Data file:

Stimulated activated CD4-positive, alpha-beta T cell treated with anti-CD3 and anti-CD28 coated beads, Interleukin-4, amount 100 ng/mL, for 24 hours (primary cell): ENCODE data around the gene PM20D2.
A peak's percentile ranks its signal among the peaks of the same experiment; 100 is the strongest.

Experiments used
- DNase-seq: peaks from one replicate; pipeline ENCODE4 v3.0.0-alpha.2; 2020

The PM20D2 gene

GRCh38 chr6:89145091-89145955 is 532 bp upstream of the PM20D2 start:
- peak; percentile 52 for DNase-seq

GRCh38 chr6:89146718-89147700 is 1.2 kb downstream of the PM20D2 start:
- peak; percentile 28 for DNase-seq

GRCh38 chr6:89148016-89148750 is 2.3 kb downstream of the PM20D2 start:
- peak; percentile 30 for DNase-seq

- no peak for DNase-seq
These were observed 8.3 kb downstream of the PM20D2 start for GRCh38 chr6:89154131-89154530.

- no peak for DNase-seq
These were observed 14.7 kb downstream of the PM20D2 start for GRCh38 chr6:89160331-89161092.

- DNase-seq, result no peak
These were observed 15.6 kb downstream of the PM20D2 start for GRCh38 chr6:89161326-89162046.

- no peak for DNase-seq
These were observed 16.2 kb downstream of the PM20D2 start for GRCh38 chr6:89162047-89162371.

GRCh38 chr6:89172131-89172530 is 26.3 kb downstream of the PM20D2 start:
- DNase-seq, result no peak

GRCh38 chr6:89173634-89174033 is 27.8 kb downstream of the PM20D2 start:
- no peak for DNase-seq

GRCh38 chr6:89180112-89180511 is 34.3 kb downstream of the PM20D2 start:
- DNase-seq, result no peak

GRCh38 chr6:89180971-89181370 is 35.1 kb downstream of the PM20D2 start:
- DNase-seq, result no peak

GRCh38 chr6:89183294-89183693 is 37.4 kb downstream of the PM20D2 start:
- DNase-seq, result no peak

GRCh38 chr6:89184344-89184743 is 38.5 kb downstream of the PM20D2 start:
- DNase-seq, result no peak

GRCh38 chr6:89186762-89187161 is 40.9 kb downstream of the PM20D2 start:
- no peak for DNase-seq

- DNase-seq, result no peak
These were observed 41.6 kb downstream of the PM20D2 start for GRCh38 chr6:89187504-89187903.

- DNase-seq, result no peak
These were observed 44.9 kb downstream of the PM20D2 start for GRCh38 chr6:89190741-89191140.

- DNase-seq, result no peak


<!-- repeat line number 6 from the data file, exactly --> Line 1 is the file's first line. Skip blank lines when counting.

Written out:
GRCh38 chr6:89145091-89145955 is 532 bp upstream of the PM20D2 start: